“The payoff for that heavy lifting would be full transparency at the state level of what is being spent to pay down pension debt, while keeping all normal pension costs that are a part of any compensation expense with K-12 employers,” he said.
An ‘unintended consequence’
And speaking of transparency, a new research brief released last week adds another layer to the pension issue — the cases in which states subsidize the “employer contribution” toward retirement savings. In the brief, University of Arkansas Professor Robert Costrell and co-authors write 23 states cover that cost for districts, which serves as another type of state aid — roughly $19.2 billion nationally in fiscal year 2018. For comparison, that figure was $3.4 billion more than federal Title I funding.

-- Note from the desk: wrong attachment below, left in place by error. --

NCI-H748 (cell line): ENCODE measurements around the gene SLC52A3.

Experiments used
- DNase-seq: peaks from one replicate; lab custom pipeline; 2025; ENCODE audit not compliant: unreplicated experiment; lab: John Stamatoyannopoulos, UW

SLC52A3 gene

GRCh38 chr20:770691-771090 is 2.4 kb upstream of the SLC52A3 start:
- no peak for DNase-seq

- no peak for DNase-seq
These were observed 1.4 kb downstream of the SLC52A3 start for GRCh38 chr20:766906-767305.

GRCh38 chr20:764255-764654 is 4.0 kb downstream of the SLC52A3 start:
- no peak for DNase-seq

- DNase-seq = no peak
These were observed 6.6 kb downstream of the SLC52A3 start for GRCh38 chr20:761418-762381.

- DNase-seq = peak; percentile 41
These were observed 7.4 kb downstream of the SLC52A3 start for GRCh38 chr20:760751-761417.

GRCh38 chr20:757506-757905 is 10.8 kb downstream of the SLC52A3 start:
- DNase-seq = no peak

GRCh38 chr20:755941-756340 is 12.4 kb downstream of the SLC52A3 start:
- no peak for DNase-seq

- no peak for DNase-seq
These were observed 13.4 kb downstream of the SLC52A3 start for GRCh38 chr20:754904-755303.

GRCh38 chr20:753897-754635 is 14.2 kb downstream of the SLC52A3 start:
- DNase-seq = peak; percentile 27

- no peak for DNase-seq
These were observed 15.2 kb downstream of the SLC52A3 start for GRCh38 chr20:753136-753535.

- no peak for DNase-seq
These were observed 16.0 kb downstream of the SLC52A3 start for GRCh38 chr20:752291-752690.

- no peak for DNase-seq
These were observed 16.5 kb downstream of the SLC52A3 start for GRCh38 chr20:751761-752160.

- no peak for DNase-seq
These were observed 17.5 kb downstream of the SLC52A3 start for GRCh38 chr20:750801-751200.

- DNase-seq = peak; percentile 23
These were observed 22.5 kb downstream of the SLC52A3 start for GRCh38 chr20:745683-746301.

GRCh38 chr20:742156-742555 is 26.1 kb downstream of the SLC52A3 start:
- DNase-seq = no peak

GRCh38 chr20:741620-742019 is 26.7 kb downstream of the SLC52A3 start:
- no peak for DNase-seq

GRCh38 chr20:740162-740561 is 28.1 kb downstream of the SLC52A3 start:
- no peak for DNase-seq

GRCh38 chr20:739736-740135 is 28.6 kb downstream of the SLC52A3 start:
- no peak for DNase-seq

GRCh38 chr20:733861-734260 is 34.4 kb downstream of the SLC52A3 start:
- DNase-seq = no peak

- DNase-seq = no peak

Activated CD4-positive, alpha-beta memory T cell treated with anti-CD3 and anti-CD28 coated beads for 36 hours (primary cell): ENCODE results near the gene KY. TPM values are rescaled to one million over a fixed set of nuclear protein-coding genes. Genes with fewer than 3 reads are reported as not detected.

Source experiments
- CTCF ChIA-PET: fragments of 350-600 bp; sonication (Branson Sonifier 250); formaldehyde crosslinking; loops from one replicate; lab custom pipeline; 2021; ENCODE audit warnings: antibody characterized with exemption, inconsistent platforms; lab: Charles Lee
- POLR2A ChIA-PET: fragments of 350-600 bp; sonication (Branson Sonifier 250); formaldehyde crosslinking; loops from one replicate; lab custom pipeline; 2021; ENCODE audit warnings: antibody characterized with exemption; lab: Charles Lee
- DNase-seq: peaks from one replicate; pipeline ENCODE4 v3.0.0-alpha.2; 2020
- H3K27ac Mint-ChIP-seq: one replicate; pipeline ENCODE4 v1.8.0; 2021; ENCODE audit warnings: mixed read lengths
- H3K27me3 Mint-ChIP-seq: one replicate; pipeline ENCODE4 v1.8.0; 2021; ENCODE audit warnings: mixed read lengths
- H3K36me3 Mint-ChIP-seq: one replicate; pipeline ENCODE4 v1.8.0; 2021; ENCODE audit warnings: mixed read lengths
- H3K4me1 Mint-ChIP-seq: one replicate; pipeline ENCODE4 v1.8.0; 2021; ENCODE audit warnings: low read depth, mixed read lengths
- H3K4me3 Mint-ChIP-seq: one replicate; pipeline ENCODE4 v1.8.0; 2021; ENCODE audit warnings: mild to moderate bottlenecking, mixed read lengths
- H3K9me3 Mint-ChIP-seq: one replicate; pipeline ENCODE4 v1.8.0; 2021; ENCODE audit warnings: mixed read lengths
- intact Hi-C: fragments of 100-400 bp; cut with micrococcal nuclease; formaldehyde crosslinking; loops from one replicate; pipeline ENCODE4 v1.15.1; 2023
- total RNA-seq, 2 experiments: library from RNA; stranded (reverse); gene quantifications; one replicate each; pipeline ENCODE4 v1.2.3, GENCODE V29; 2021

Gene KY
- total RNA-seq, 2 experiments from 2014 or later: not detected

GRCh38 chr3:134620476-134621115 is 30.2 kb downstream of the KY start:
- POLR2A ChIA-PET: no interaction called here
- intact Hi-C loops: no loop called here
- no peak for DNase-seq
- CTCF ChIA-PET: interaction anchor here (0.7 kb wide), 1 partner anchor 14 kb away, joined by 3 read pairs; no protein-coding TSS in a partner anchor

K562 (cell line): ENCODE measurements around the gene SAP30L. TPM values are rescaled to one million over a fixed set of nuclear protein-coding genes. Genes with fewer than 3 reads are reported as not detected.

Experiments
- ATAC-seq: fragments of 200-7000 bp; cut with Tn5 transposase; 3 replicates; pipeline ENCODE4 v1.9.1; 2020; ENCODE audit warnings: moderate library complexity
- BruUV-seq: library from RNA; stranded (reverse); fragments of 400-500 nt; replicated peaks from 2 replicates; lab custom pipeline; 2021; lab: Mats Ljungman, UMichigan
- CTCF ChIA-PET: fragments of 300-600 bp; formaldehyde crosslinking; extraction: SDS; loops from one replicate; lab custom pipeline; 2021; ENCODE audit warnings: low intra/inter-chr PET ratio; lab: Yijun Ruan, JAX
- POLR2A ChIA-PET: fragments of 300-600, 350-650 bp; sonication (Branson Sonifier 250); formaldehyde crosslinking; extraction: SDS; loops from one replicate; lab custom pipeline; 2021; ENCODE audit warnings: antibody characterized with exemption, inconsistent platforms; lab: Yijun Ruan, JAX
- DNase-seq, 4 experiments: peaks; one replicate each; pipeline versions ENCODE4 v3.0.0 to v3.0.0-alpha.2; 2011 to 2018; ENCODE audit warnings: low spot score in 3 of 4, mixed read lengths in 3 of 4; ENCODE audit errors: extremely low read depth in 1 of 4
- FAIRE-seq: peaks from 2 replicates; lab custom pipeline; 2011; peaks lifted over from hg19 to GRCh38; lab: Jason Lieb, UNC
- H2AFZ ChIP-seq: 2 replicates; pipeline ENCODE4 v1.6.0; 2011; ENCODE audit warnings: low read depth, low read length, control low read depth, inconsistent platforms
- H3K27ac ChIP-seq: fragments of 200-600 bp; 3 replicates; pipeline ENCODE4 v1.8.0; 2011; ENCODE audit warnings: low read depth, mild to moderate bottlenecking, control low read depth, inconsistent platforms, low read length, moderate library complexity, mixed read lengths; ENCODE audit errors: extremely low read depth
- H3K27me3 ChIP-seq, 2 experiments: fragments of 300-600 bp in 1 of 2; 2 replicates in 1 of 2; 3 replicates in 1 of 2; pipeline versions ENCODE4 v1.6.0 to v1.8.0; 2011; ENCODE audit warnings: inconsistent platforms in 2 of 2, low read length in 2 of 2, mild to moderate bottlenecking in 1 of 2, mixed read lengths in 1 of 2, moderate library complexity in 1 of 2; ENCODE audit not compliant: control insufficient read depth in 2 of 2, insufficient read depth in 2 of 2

An “unintended consequence” of this method is larger subsidies go to low-poverty districts that can afford to pay higher teacher salaries, running “completely counter to the progressive purpose” of state funding formulas meant to shift more education funding toward schools and students with the greatest needs.
Because states have postponed pension payments, those subsidies become even larger, “and so do the inequities,” the authors wrote.
Under the federal Every Student Succeeds Act, states and districts are now required to report per-pupil expenditures of federal, state and local dollars, adhering to standards set by the Government Accounting Standards Board, a non-governmental organization. In 2012, GASB required that pension plans report “non-employer” contributions, making such data on subsidies now available.
Steps for district leaders
The question is whether district leaders can do anything about pension debt when state officials are the ones who decide on pension fund contributions. The experts provide some steps educators can take: